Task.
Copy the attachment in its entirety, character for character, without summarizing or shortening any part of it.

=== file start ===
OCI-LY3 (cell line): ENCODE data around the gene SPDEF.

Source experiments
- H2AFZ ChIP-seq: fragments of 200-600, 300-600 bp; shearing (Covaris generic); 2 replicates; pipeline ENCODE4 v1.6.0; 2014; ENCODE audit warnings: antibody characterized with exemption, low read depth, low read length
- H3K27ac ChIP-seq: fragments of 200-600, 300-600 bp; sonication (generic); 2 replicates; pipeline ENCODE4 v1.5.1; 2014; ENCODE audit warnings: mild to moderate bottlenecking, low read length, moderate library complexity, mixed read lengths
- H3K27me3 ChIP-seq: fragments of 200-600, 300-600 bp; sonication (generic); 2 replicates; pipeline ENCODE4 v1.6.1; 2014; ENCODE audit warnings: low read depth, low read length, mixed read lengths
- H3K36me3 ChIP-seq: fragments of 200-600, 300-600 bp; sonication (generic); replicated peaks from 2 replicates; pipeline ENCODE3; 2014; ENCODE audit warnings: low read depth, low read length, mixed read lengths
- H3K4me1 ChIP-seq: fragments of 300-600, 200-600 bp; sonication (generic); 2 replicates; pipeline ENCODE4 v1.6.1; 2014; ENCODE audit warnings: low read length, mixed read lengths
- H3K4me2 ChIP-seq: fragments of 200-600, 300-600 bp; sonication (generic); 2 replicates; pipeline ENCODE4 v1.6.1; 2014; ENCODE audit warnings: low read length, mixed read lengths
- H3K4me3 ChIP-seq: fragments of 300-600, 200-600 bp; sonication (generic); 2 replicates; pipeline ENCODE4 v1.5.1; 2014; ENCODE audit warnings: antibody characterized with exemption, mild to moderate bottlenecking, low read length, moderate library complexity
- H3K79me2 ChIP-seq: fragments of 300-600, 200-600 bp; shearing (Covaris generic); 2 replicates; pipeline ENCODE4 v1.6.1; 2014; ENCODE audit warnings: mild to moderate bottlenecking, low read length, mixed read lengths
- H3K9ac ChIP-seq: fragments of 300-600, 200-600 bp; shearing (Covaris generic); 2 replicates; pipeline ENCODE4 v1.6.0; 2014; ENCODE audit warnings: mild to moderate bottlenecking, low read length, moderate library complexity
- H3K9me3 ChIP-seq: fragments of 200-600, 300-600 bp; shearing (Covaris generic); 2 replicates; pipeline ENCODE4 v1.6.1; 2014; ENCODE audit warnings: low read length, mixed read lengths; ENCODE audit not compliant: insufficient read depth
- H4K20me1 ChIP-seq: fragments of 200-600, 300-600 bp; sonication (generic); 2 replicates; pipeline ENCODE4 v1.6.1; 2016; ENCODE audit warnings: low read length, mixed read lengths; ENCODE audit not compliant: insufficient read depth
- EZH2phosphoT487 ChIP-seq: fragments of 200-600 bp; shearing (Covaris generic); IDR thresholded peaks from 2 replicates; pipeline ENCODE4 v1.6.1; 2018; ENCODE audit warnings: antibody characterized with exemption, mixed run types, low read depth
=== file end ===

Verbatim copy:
OCI-LY3 (cell line): ENCODE data around the gene SPDEF.

Source experiments
- H2AFZ ChIP-seq: fragments of 200-600, 300-600 bp; shearing (Covaris generic); 2 replicates; pipeline ENCODE4 v1.6.0; 2014; ENCODE audit warnings: antibody characterized with exemption, low read depth, low read length
- H3K27ac ChIP-seq: fragments of 200-600, 300-600 bp; sonication (generic); 2 replicates; pipeline ENCODE4 v1.5.1; 2014; ENCODE audit warnings: mild to moderate bottlenecking, low read length, moderate library complexity, mixed read lengths
- H3K27me3 ChIP-seq: fragments of 200-600, 300-600 bp; sonication (generic); 2 replicates; pipeline ENCODE4 v1.6.1; 2014; ENCODE audit warnings: low read depth, low read length, mixed read lengths
- H3K36me3 ChIP-seq: fragments of 200-600, 300-600 bp; sonication (generic); replicated peaks from 2 replicates; pipeline ENCODE3; 2014; ENCODE audit warnings: low read depth, low read length, mixed read lengths
- H3K4me1 ChIP-seq: fragments of 300-600, 200-600 bp; sonication (generic); 2 replicates; pipeline ENCODE4 v1.6.1; 2014; ENCODE audit warnings: low read length, mixed read lengths
- H3K4me2 ChIP-seq: fragments of 200-600, 300-600 bp; sonication (generic); 2 replicates; pipeline ENCODE4 v1.6.1; 2014; ENCODE audit warnings: low read length, mixed read lengths
- H3K4me3 ChIP-seq: fragments of 300-600, 200-600 bp; sonication (generic); 2 replicates; pipeline ENCODE4 v1.5.1; 2014; ENCODE audit warnings: antibody characterized with exemption, mild to moderate bottlenecking, low read length, moderate library complexity
- H3K79me2 ChIP-seq: fragments of 300-600, 200-600 bp; shearing (Covaris generic); 2 replicates; pipeline ENCODE4 v1.6.1; 2014; ENCODE audit warnings: mild to moderate bottlenecking, low read length, mixed read lengths
- H3K9ac ChIP-seq: fragments of 300-600, 200-600 bp; shearing (Covaris generic); 2 replicates; pipeline ENCODE4 v1.6.0; 2014; ENCODE audit warnings: mild to moderate bottlenecking, low read length, moderate library complexity
- H3K9me3 ChIP-seq: fragments of 200-600, 300-600 bp; shearing (Covaris generic); 2 replicates; pipeline ENCODE4 v1.6.1; 2014; ENCODE audit warnings: low read length, mixed read lengths; ENCODE audit not compliant: insufficient read depth
- H4K20me1 ChIP-seq: fragments of 200-600, 300-600 bp; sonication (generic); 2 replicates; pipeline ENCODE4 v1.6.1; 2016; ENCODE audit warnings: low read length, mixed read lengths; ENCODE audit not compliant: insufficient read depth
- EZH2phosphoT487 ChIP-seq: fragments of 200-600 bp; shearing (Covaris generic); IDR thresholded peaks from 2 replicates; pipeline ENCODE4 v1.6.1; 2018; ENCODE audit warnings: antibody characterized with exemption, mixed run types, low read depth